China has almost always protested any Indian minister’s visit to Arunachal Pradesh, which it still claims is a part of ‘south Tibet’. The latest being its opposition to Home Minister Amit Shah’s visit.
Even as Amit Shah landed in Arunachal Pradesh, China’s foreign ministry spokesman Geng Shuang said the visit “violated China’s territorial sovereignty, undermined the stability of the border area, sabotaged political mutual trust, and violated relevant bilateral agreement”. India’s external affairs ministry strongly rebutted the Chinese objection to Shah’s visit to be part of the 34th Statehood Day celebrations.
Around the same time last year, Prime Minister Narendra Modi had visited Arunachal Pradesh and laid the foundation stone of the new greenfield airport at Hollongi. He also inaugurated the Tezu airport in Lohit district and announced infrastructure projects to the tune of about Rs 4,000 crore. Even at that time, China had objected “to the Indian leader’s visit to the eastern sector of the Sino-Indian border”. Not that Modi cared.
At a time when New Delhi is preparing to extend all possible assistance to China to overcome the novel coronavirus epidemic, the minimum that is expected of Beijing is to be realistic in its approach and accept ground reality.
Constant protest by China
Former Prime Minister Manmohan Singh visited Arunachal Pradesh in 2008 and had made commitments to improve the infrastructure there. He identified four priority areas, similar to the ones that Narendra Modi had identified 10 years later, such as connectivity through roads, railways and airports, general infrastructure, educational and health care facilities and economic development through tourism and power projects. More importantly, Manmohan Singh said, “The sun kisses India first in Arunachal Pradesh. It is our land of the rising sun… It is my sincere hope that like the sun, Arunachal Pradesh will also rise from the east as a new star and become one of the best regions of our country.”
His earlier proposed visit in 2007 was cancelled presumably due to internal party conflict in the Congress. There were attempts to project the cancellation as a step backwards in India’s position on Arunachal Pradesh. But his subsequent visit reiterated the Indian position on the state as an “integral and inalienable” part of India. The Chinese objections were also dismissed by then Finance Minister Pranab Mukherjee who had said that China had objected to his visit to Tawang in Arunachal Pradesh.
In 2009, the Dalai Lama visited Tawang monastery after a gap of almost five decades when he first fled from that area following Chinese takeover. Beijing strongly protested the logistical support provided by New Delhi for this visit. During his next Tawang visit eight years later, the Chinese foreign office was even more vocal in its protest. Then, in 2014, the leader of the Tibetan Administration Council in India, traditionally referred to as the Prime Minister of the Tibetan Government-in-exile, Lobsang Sangay was invited to the swearing-in ceremony of Prime Minister Modi. China, once again, sent a strong protest note.
Tibet border issue
Arunachal Pradesh shares a border of 1,030 kilometres with Tibet, which is unfenced. After the occupation of Tibet by China, the India-Tibet border became the India-China border and is part of the unresolved border dispute. China claimed Sikkim also as its territory but gave up its claim in 2003 after a border trade agreement during then Prime Minister Atal Bihari Vajpayee’s Beijing visit.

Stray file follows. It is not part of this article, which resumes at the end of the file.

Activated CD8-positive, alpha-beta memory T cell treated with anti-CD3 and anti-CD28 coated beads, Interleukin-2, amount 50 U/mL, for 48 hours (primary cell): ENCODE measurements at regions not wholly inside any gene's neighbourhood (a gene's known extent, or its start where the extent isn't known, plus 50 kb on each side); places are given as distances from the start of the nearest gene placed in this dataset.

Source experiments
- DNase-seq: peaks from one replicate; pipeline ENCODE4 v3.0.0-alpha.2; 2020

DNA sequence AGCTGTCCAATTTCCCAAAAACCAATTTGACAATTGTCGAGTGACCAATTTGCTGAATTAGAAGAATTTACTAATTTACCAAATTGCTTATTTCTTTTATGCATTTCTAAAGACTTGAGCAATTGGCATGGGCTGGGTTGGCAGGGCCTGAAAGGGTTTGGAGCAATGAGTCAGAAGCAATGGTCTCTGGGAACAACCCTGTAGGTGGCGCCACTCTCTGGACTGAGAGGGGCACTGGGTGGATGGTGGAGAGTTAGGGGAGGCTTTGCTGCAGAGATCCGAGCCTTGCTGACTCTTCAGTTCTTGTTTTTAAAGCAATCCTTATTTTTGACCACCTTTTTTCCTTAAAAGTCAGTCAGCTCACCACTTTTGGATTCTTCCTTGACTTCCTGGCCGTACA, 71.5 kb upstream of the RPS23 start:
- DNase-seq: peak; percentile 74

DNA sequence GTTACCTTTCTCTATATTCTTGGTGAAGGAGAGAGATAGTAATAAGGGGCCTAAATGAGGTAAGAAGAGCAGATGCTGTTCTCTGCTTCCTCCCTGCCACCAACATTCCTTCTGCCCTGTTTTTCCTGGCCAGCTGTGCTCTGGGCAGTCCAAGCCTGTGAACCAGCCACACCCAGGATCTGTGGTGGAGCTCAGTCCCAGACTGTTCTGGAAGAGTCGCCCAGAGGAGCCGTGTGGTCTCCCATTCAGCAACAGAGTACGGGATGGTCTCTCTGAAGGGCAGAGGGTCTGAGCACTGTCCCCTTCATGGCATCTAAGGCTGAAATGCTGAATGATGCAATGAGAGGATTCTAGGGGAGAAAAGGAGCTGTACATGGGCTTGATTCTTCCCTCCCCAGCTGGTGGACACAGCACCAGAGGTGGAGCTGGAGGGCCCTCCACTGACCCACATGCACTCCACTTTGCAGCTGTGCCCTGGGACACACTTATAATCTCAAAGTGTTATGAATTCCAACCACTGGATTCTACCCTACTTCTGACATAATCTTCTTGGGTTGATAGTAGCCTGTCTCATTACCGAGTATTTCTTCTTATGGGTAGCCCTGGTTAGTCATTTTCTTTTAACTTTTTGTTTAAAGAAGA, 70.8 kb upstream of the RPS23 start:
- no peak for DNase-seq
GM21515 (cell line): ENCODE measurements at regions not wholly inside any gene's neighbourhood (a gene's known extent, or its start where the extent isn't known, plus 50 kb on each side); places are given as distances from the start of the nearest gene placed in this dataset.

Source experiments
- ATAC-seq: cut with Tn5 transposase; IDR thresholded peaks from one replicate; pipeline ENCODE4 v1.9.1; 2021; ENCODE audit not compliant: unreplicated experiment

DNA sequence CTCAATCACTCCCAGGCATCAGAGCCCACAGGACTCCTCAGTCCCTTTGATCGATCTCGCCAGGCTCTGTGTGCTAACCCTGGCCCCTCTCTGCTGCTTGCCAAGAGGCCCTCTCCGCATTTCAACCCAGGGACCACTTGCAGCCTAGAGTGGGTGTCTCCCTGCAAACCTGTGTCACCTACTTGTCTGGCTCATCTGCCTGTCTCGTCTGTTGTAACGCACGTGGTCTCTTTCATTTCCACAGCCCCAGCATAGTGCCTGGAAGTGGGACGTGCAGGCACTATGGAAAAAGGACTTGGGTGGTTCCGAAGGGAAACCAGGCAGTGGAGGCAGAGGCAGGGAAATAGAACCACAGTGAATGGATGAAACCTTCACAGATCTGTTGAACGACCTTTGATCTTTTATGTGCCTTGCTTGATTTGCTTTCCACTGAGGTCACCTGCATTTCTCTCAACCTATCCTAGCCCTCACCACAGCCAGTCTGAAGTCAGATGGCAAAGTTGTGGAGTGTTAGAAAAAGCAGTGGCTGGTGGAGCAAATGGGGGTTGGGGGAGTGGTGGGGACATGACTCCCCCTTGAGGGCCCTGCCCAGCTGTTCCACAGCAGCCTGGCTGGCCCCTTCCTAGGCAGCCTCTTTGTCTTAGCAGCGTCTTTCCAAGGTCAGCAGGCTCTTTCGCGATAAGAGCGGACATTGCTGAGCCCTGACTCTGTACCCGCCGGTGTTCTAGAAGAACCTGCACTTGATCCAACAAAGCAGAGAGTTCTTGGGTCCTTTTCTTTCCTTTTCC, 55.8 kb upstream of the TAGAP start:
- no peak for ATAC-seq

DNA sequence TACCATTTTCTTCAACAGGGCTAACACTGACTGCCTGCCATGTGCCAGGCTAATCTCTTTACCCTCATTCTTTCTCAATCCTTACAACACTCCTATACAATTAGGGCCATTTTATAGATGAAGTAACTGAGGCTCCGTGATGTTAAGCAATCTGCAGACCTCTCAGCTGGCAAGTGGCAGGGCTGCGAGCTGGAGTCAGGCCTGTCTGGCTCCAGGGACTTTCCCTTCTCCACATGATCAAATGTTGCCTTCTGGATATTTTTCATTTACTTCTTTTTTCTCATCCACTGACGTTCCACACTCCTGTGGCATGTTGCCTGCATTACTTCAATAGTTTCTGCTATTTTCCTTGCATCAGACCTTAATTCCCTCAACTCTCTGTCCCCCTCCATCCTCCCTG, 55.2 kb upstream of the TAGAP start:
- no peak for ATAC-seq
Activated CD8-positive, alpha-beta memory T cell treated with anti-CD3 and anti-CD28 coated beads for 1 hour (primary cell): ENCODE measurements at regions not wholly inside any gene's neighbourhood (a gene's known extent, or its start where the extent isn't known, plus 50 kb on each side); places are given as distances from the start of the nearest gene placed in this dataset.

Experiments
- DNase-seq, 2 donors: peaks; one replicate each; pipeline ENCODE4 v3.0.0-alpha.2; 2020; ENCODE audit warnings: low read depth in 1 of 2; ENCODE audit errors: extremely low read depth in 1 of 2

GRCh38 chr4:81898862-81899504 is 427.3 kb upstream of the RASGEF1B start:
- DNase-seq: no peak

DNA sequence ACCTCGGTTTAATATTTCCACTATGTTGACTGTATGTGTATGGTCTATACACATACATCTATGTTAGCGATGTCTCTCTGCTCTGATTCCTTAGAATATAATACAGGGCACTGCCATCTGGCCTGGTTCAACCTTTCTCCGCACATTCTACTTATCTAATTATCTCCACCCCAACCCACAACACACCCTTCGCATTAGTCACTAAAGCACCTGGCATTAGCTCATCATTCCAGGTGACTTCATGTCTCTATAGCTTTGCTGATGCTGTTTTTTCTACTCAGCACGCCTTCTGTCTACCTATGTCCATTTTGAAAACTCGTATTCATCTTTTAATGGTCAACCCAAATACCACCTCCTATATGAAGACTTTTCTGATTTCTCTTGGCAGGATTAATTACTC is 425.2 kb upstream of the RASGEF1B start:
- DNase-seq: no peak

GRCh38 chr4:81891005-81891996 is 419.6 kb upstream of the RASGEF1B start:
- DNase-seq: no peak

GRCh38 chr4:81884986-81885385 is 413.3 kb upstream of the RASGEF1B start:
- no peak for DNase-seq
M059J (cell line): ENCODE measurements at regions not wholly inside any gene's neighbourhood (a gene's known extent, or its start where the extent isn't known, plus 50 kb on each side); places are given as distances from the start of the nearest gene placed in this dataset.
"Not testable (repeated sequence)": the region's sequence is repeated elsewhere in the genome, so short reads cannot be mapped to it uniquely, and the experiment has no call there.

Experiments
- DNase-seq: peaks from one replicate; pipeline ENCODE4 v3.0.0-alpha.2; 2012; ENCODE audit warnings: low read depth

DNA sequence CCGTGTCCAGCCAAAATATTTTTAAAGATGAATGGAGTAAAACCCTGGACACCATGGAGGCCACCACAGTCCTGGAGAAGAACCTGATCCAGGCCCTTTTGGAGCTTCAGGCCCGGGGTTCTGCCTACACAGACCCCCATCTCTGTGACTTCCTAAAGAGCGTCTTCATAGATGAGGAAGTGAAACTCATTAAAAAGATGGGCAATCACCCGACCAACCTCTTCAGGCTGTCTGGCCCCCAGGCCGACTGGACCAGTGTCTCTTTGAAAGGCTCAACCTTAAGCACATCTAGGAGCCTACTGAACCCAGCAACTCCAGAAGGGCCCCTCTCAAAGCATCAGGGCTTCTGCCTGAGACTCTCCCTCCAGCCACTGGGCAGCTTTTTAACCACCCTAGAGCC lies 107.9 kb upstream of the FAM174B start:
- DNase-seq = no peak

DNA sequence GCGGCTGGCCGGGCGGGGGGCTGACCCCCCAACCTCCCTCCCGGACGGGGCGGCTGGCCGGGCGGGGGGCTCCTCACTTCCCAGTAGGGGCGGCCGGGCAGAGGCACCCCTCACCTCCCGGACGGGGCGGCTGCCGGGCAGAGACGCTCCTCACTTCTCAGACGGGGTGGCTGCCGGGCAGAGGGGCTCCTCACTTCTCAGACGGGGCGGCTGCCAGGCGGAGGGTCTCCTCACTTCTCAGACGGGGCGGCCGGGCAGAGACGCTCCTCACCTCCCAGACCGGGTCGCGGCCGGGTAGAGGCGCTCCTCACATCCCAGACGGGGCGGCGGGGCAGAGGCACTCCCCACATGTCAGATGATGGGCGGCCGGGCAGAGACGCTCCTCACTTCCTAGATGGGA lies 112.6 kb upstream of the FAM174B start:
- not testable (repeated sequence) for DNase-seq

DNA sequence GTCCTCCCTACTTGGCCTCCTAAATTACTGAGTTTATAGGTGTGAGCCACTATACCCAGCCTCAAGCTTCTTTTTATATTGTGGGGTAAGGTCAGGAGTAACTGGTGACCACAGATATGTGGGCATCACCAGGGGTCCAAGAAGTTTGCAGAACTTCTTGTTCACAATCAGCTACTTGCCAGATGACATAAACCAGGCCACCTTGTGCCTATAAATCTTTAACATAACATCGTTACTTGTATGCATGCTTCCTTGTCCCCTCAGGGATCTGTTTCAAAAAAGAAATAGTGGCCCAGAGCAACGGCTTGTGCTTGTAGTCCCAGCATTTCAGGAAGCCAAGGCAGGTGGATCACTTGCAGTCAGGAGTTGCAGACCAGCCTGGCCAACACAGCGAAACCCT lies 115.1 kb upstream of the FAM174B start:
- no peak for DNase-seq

While India has consistently maintained that Arunachal Pradesh is an integral part of India and therefore not subject to any border dispute-resolution mechanism, China has also consistently claimed ownership over the area referring to it “Southern Tibet”.
An important reason for China’s assertion could be the continuous rebellion in the China-occupied Tibet area bordering Arunachal Pradesh. There are many unreported incidents. It has become even more worrisome for Beijing considering the fact that it has been facing serious rebellion in the Uyghur-dominated Xinjiang province and international flak over its detention centres.
Dispute resolution on plate
The religious demography along the Arunachal Pradesh-Tibet border is mostly Buddhist and the cultural and social traditions are very similar. There are close family connections with members of the same family living on either side of the border. But one must admit the fact that China has provided fairly good infrastructure in this border area with clear strategic calculations in mind. Needless to say, New Delhi has begun to concentrate on infrastructure development in this area after a drastic change in its strategy towards border areas.
The India-China border dispute is a complicated issue and it is futile to expect it to be resolved in the ‘early harvest’ manner suggested by China through the Sikkim proposal. Any final or partial demarcation could be used by Beijing to settle its dispute with Bhutan leading to its official control over the Doklam plateau. Such a situation can lead to China having an upper hand in areas overlooking the Chumbi Valley and can facilitate the People’s Liberation Army to use it as a launchpad to enter the Siliguri corridor.
And despite all the risks, India has agreed to consider China’s Sikkim proposal, provided they agree to resolve the middle sector dispute simultaneously.
The author is a member of the National Executive Committee of the BJP and former editor of Organiser. Views are personal.